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Reading in the DarkHorror in Children's Literature and Culture$
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Jessica R. McCort

Print publication date: 2016

Print ISBN-13: 9781496806444

Published to University Press of Mississippi: May 2018

DOI: 10.14325/mississippi/9781496806444.001.0001

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PRINTED FROM Mississippi SCHOLARSHIP ONLINE (www.mississippi.universitypressscholarship.com). (c) Copyright University Press of Mississippi, 2021. All Rights Reserved. An individual user may print out a PDF of a single chapter of a monograph in MSSO for personal use.date: 24 September 2021

Teen Terrors

Teen Terrors

Race, Gender, and Horrifying Girlhood in The Vampire Diaries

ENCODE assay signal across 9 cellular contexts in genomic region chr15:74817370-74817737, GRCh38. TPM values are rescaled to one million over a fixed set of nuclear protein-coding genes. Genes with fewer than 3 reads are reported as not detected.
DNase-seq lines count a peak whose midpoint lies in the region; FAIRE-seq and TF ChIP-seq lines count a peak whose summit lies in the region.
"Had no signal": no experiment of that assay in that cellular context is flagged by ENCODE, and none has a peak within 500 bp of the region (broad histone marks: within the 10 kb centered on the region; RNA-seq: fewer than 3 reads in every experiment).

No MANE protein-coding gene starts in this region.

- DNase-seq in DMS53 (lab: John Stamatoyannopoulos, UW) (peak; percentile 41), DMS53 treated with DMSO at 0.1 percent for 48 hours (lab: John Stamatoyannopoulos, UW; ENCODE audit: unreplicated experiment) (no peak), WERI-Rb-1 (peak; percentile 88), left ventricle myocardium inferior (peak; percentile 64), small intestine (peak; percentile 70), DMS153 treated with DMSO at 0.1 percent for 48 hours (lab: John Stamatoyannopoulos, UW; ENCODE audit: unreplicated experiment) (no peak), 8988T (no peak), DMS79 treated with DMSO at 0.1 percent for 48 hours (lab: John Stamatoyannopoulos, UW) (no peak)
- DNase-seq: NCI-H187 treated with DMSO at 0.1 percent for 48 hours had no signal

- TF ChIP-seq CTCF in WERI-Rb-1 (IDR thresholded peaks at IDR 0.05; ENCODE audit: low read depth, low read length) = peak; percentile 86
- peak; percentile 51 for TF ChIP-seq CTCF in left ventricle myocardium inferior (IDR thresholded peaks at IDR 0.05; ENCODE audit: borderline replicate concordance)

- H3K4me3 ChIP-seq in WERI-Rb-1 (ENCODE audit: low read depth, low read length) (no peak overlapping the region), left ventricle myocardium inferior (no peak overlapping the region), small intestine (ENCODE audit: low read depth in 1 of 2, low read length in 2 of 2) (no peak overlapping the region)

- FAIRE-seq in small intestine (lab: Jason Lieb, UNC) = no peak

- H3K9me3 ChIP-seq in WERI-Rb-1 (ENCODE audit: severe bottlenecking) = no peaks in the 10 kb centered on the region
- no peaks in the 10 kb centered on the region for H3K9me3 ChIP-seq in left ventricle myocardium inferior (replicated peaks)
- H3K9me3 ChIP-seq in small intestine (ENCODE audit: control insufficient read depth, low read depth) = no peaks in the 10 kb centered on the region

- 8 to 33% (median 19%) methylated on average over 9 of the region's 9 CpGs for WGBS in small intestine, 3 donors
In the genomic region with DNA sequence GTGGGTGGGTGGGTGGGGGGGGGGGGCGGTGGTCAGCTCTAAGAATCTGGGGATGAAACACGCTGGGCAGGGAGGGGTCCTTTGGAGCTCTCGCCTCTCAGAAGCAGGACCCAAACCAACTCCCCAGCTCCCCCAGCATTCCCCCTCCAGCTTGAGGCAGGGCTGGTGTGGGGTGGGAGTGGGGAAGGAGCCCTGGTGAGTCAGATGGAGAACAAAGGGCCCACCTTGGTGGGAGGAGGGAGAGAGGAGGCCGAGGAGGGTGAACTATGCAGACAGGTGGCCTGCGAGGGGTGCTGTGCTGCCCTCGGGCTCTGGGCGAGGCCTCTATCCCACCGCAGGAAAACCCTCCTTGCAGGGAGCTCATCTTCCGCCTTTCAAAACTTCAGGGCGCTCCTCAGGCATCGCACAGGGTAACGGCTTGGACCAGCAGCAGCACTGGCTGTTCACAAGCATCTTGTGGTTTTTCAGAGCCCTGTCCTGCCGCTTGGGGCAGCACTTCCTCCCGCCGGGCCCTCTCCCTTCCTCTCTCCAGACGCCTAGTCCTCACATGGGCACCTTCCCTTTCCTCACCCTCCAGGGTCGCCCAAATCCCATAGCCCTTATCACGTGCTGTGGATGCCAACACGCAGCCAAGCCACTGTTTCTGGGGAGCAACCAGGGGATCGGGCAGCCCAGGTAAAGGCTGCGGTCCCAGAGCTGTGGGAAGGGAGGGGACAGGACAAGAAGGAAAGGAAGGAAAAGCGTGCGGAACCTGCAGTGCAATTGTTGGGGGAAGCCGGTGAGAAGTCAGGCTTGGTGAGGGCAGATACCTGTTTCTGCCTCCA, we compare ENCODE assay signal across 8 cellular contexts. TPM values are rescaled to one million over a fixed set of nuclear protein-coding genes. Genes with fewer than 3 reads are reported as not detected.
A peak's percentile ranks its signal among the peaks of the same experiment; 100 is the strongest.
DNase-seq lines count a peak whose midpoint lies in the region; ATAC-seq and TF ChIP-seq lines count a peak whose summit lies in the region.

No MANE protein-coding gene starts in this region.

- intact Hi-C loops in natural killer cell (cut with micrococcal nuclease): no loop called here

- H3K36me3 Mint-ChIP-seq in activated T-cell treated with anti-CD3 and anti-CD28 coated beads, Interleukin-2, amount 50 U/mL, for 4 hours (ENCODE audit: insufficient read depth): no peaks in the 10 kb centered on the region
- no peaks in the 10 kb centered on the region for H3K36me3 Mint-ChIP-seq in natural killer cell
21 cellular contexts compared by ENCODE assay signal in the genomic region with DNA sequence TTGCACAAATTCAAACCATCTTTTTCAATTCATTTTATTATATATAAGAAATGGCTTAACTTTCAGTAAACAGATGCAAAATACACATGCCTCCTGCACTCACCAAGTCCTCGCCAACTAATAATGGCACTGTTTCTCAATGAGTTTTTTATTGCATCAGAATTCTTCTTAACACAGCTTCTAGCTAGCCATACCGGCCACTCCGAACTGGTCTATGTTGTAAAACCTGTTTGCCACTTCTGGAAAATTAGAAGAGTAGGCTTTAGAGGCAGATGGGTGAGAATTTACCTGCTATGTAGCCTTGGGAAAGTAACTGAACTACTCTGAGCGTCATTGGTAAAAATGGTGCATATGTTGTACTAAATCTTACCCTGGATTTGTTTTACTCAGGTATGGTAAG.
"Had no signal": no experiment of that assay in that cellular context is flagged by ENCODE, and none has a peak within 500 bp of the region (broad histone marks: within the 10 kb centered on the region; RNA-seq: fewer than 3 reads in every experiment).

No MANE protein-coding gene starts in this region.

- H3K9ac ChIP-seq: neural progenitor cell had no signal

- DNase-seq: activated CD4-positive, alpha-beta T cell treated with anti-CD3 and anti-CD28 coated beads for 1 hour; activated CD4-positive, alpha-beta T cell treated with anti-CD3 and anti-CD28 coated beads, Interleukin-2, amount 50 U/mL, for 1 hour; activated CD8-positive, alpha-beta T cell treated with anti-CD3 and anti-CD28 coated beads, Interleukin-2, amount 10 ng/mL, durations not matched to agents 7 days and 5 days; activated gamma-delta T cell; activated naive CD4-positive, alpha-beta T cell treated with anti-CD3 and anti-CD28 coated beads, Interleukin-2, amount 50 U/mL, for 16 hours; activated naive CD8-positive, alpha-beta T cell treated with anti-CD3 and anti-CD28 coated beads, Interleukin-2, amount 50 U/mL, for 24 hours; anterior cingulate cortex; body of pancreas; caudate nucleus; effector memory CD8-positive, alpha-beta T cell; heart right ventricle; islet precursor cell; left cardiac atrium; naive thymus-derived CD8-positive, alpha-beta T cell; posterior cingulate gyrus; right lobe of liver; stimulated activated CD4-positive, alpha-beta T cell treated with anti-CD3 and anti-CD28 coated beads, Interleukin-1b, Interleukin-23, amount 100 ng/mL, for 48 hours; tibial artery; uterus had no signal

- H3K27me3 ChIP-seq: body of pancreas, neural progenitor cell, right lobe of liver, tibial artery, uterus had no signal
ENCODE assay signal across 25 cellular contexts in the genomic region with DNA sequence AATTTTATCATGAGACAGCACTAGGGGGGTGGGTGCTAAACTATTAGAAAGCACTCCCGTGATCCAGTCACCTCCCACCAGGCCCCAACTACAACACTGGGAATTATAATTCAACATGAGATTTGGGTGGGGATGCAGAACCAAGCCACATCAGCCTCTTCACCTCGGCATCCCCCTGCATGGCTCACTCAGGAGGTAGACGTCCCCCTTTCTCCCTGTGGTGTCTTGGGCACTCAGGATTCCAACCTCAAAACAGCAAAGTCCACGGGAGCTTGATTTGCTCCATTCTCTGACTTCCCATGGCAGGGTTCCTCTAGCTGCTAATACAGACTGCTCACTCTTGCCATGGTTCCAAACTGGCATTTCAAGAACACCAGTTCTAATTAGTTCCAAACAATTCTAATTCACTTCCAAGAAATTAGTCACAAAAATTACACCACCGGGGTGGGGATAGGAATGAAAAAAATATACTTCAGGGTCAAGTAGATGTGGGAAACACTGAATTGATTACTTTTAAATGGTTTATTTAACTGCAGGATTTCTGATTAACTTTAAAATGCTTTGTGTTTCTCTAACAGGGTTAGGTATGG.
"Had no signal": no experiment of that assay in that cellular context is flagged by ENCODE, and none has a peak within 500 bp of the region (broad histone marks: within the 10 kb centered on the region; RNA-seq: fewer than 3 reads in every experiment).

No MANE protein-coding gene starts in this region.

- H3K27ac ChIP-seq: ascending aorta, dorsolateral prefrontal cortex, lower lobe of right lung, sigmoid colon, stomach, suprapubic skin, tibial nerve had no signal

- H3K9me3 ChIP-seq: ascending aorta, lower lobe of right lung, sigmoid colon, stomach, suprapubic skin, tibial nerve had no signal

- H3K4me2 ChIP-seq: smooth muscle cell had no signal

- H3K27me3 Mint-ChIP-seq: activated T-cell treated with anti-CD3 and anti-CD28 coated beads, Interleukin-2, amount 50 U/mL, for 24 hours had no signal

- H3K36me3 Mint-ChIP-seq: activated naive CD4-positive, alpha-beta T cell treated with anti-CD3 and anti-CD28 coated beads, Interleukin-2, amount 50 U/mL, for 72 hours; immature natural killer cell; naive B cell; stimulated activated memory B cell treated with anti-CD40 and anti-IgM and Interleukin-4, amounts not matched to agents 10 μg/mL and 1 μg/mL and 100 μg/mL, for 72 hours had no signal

Chapter:
(p.180) Teen Terrors
Source:
Reading in the Dark
Author(s):

Janani Subramanian

Jorie Lagerwey

Publisher:
University Press of Mississippi
DOI:10.14325/mississippi/9781496806444.003.0008

Shifting the focus from zombie epidemics in books to vampire invasions on the small screen, Subramanian and Lagerwey contemplate the “raced and gendered contradictions of postfeminist girl culture” by concentrating on the character development of two of the show’s main characters, Bonnie Bennett and Caroline Forbes. In doing so, Subramanian and Lagerwey consider how The Vampire Diaries employs monstrosity to consider and represent what coming of age means for girls of different racial identities, especially in melodramatic television series targeted toward teen audiences that have been produced in the postfeminist era. Through this, Subramanian and Lagerwey offer new insight into postfeminist horror designed for young viewers, especially the young females who find themselves fans of such shows and films.

Keywords:   Postfeminist, The Vampire Diaries, Monstrosity, Coming of age, Girlhood

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